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The Google memo on diversity should be a learning opportunity

Google's knee-jerk reaction did not tackle the root cause of the controversial employee memo

Google has been thrust into the media spotlight after the company fired software engineer James Damore in response to the publication of his sexist memo.

Damore argued that men are more biologically predisposed towards tech jobs, and likened diversity initiatives to discrimination.

Google fell under immediate pressure to react with calls for Damore’s dismissal, both internally and externally, and the company obliged almost immediately. In doing so, a valuable teaching and learning moment was missed – both for Google and Damore.

Damore’s views showed a worrying lack of education and understanding – an ingrained bias and belief system that he likely developed over time through his educational, cultural and personal experiences. Yet it is important to recognise that while the memo was rejected by many staff members, it also found support among some.

The knee-jerk dismissal will leave those who agree with him to feel that they cannot question company policy on diversity, and Google’s silence will force them to draw conclusions to their concerns from alt-right activists espousing dangerous and hateful views. It further divides already tense lines for those who feel diversity programmes are being force-fed to them.

This is a difficult situation for Google, and exacerbated by the hatred and abuse its employees have been subjected to in the aftermath of the decision. The central challenge for the company is determining how to involve employees in the debate without being tolerant of hateful views.

Google needs to inform, inspire and educate employees in a way that is as inclusive as possible. Roadmaps need to be effective and not perceived as “tick-box” exercises that do little, or even hinder progression. The challenge is one of long-term change management, not short-term discipline.

Telling the full story

The publication of the memo led to Google facing considerable pressure from current employees and thought leaders, while Damore was embraced by online trolls and misogynists. By firing Damore, the company bowed to its PR needs, but did not tackle the root of the problem.

The company did not explain the rationale for the firing or reinforce the value of diversity programmes, and in doing so reinforced the accusations made of them by Damore.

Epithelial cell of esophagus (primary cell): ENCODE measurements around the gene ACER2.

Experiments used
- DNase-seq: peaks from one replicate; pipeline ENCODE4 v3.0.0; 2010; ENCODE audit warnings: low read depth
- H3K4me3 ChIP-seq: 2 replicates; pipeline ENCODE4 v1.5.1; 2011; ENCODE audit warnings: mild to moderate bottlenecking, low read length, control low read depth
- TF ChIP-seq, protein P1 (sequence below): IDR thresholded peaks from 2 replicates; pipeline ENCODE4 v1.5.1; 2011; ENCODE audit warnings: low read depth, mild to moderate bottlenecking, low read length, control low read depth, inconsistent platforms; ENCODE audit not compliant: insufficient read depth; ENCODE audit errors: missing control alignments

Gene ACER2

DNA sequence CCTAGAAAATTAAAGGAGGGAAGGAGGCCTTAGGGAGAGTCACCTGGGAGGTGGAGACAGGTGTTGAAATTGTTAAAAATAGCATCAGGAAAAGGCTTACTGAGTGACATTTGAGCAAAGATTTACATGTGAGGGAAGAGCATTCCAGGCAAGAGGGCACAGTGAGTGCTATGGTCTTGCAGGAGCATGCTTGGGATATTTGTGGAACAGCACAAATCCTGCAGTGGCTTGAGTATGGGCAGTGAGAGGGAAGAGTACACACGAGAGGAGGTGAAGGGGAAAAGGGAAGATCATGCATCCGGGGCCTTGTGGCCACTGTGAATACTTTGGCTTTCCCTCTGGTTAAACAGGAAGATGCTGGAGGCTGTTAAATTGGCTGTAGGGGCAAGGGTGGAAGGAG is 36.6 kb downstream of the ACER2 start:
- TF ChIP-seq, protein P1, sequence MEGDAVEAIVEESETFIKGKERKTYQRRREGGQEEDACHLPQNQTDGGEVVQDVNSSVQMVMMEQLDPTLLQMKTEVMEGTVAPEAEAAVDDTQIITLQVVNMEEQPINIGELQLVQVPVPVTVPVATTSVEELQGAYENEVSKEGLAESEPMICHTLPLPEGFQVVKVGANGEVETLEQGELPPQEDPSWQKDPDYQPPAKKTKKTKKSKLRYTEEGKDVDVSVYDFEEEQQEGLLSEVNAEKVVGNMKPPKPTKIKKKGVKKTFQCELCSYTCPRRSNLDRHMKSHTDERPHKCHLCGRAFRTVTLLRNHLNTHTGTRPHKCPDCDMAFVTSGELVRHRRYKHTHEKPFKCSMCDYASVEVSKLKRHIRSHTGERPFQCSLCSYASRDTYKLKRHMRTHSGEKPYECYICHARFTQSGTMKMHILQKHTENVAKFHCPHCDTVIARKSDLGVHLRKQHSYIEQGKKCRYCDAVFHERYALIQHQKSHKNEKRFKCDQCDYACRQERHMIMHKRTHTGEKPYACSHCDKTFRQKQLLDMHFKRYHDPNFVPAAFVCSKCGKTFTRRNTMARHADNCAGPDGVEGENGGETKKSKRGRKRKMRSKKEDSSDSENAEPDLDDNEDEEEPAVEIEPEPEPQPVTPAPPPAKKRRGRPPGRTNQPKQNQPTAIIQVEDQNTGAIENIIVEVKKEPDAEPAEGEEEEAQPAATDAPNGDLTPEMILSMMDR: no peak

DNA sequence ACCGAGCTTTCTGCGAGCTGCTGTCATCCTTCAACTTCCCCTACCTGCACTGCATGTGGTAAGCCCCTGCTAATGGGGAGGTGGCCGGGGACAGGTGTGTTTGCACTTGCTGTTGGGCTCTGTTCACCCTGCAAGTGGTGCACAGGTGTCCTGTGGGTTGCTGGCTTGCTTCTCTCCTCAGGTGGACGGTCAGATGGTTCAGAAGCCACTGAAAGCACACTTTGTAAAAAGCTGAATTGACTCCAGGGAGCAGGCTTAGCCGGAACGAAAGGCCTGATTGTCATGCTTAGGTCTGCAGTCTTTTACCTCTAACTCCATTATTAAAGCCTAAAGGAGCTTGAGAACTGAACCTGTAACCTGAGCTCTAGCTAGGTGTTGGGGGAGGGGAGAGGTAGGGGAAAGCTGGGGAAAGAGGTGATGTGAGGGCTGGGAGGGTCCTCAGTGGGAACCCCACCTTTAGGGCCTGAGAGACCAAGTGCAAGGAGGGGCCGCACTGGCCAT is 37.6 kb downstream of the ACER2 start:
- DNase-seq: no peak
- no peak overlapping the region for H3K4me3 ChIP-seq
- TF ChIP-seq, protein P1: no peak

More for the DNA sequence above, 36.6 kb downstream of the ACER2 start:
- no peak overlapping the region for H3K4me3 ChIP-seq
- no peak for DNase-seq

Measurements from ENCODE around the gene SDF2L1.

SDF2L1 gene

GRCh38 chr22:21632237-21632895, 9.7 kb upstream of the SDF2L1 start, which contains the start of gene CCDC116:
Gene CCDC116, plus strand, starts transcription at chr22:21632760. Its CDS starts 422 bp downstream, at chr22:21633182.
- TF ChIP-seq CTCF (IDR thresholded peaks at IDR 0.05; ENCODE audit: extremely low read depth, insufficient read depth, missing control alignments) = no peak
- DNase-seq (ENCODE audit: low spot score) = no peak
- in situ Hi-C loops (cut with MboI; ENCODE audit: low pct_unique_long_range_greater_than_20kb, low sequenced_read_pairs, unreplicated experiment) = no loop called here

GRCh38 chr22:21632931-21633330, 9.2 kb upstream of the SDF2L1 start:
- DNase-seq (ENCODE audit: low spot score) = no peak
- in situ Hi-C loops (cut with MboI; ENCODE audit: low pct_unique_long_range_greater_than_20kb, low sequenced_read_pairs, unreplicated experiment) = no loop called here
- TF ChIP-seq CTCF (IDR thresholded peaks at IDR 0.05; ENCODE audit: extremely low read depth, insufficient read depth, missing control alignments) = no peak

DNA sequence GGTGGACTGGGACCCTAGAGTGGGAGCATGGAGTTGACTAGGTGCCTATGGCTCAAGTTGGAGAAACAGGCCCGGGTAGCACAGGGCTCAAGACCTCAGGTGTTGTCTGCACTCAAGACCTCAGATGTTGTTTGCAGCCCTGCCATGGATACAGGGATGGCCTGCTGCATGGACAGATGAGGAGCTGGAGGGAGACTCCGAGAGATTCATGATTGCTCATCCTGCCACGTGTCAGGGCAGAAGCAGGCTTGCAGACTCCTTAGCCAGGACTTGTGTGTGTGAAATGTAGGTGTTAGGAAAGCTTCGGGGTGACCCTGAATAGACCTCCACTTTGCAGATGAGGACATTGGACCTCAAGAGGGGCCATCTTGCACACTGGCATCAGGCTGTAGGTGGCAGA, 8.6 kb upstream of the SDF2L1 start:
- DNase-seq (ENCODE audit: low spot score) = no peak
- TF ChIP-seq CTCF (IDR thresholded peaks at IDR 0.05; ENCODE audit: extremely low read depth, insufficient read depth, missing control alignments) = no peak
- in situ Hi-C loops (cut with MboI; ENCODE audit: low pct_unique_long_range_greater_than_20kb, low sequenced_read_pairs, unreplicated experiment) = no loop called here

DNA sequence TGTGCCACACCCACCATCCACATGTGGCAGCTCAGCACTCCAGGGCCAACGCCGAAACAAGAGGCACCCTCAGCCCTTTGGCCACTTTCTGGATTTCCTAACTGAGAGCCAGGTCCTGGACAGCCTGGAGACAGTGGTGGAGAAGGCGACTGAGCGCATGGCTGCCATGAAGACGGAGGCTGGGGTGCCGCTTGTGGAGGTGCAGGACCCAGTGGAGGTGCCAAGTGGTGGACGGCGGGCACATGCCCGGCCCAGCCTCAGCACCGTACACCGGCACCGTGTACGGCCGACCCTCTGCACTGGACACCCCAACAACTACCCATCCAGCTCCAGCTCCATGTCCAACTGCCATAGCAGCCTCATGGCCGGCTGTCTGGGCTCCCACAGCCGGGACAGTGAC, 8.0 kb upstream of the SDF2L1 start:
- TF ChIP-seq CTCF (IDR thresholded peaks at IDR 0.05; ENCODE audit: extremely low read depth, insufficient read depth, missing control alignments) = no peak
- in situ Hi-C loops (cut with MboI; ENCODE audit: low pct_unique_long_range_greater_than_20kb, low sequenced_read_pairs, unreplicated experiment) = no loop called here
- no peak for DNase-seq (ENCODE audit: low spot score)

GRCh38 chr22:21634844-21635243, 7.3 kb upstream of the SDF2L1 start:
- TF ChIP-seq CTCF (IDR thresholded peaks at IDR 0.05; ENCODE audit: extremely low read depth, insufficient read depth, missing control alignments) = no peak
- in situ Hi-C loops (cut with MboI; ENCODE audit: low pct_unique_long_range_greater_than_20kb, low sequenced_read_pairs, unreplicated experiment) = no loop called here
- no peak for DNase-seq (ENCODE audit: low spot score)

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There is a wealth of research that contradicts gender stereotypes in tech – indicating, for example, that women are considered better coders when biases are removed; showing that having just one female on the board of directors lessens a company’s chances of going bust by 20%; or demonstrating that gender diversity increases radical innovation.

There are also those who have done an excellent job of refuting the research Damore cited. By not engaging with his arguments in a patient and intellectually robust way, Google did a disservice to women who have to deal with hardship and harassment at work, and arguably enabled their critics by not responding in a careful and measured way.

Having difficult conversations

A plurality of views and opinions is valuable for society and business. Diversity is valuable because it leads to inclusion, which means that challenges and reservations about diversity programmes should be discussed openly and frankly. Employees should be able to voice concerns within their companies, and management should have a process of discussing and addressing these.

We have made great strides towards increased gender and racial diversity with legislation such as pay gap reporting, which will begin in April 2018 in the UK. But with this comes the risk of diversity fatigue, and the responsibility to ensure the conversation on diversity continues and evolves.

Thankfully, organisations are realising the necessity of diversity and inclusion, but with the gender rhetoric ever increasing in volume, there is a concern the discussion is reaching a level of toxicity that is failing our ambitions for an inclusive workforce and society.

The value of inclusion

The need for a systematic approach to inclusion was the basis of Tech London Advocates’ women in tech AAA Awards, which reward companies through awareness, adoption and advocacy of the need for gender diversity. These are awarded to companies who understand the gender landscape in business and engage openly regarding their diversity efforts, as well as those who effect change that minimises bias and maximises inclusion.

Damore should have been asked to explain how his preference for roles dominated by a single gender will avoid groupthink, or build products that cater to those outside of the in-group. Rather than firing him, Google should have taken measures such as diversity training, meeting senior female tech engineers and talking to girls learning computing at school.

By refusing to engage, Google bowed to its PR needs rather than open a discussion about diversity. Given black employees make up just 2% of the company’s workforce, refusing to engage on the issue of diversity is worrying.

Diversity requires inclusion and a collaborative environment – one that values open participation from individuals with different ideas and perspectives. Building this often means reacting with patience even when confronting offensive and inflammatory views.

Russ Shaw is founder of Tech London Advocates (TLA) and Global Tech Advocates; Sarah Luxford is co-lead of TLA’s women in tech working group.

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